Frankly, he just looks like a scrawny kid with a lip ring who wants to be a rapper - just a saggy trousered imposter. These are all likely implications that Marshall Bruce Mathers had to answer for back on the 8th Mile in Detroit when he was growing up and just trying to become the expressive artist he eventually became. As it is though, we like the way that Grieves dresses (and would ask to borrow some of them if we thought he'd let us) and we think that he's the real deal because those superficialities are shallow and only cloud the real facts and those are that this Seattlite - a crony of the Doomtree and Mac Lethal camps of clever lyricists, smart eggs and pranksters - has shown dependable strength on record with his latest 88 Keys and Counting, an album that has four or five bonafide banging hit singles for the mainstream crowd, not just the indies.

It's a very swirled, Neapolitan ice cream sort of sound that Grieves goes for, bringing in many disjointed elements and influences that range from George Clinton's deep-throated goofiness at times on "October in the Graveyard," to Ice Cube-type flow, to Alkaline Trio black eyeliner, gothic punk rock tones, to the romantic side of the coin. It's a mutt of a sound, but he's showing himself to not only have improved his lyrical game, but also to have beefed up his musical chops by doing away with the majority of samples that he previously relied on for homemade music that he used his own hands to make. It turns out that he's really good at it and hearing him talk about it with the kind of perkiness of a kid who just learned how to ride a bike without training wheels tells us that his work is only going to get better.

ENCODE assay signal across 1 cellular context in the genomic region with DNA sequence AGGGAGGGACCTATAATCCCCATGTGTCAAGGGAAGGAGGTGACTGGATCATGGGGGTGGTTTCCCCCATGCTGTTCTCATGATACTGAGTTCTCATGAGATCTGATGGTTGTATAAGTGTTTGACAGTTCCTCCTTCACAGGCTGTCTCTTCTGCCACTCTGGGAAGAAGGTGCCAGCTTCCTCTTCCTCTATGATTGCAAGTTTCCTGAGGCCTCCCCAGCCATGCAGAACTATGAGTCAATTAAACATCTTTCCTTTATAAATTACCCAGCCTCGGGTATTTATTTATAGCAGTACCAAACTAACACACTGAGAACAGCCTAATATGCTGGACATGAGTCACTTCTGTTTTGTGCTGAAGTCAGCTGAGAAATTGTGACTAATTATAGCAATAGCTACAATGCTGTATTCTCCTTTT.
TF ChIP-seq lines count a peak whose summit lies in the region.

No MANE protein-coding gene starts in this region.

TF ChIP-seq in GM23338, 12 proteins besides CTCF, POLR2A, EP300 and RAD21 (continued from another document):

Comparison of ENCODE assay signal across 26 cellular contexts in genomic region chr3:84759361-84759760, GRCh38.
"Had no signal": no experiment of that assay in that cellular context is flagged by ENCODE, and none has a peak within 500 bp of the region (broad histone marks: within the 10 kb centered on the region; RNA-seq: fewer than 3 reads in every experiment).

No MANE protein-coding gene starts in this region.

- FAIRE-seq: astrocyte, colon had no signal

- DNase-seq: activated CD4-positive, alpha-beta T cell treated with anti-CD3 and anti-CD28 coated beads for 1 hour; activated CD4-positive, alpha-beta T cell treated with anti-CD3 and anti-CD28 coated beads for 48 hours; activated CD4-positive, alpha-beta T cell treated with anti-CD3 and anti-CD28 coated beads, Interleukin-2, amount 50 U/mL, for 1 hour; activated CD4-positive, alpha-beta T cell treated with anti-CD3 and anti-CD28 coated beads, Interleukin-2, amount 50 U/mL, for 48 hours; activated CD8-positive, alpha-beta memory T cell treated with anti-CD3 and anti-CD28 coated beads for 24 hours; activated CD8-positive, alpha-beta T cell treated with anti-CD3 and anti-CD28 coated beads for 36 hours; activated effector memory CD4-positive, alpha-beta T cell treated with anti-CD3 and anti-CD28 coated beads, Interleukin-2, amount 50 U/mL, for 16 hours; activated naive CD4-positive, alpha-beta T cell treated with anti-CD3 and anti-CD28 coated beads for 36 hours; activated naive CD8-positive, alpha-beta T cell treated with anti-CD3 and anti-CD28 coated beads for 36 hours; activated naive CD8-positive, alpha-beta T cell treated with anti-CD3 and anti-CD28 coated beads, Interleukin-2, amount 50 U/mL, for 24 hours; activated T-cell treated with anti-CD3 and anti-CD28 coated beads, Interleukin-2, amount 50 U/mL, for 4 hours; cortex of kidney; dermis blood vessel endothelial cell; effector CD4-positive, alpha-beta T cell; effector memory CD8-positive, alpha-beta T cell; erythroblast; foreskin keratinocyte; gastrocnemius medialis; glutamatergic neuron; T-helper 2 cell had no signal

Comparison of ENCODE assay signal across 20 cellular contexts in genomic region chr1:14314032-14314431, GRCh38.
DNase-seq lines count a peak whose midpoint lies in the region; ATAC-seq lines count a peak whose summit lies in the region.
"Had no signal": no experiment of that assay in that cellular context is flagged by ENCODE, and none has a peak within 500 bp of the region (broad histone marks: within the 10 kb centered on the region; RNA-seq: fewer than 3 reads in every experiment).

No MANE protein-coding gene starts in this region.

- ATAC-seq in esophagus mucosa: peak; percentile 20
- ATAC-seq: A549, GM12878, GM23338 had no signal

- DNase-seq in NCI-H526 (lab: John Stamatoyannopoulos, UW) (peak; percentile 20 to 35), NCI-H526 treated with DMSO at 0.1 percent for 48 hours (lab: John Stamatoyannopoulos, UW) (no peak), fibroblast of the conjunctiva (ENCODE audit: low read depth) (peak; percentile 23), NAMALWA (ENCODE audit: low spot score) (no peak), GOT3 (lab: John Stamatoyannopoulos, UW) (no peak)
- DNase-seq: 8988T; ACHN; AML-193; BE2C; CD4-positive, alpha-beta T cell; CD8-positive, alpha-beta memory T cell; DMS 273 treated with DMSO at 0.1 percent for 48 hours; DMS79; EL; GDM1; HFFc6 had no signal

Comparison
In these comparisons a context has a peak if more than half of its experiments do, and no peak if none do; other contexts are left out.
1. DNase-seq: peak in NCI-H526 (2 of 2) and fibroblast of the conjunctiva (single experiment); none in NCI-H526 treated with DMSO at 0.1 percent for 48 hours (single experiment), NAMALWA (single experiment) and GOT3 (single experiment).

The themes that bring into play demons and devils and vices that tend to get the better of people are what he does best and he's convincing as a kid who's been drunk a lot, as well as a kid who likes his recreational pot smoking. He's convincing as a guy who learning how to avoid trouble by having gotten into it and how to avoid pessimism and depression by getting slung through that mess, taking a face plant into it a time or two and just hitting the showers to get it all off. But while he's in the shower, he's turning over the frustrations of it all - of the reason he's cleaning all of that shit off - and out it comes from the mouth and tongue, words that encapsulate his grievances, giving them a better covering, something that can be put to use. Something that will get a guy respected, not flipped off. Something that will get a guy the girls, not ignored. - The Daytrotter

"Ask Grieves!"

Any other skills besides rockin' the mic and provoking the ladies on stage?
hell yes! despite my toothpick appearance..i love food. so i've developed quite the skills in culinary yum yums over the years. that and i worked in kitchens for my whole life.... other than that... i'm pretty accurate with a javelin, i can hold my breath for like a minute and 30 seconds, i can out run murder dice.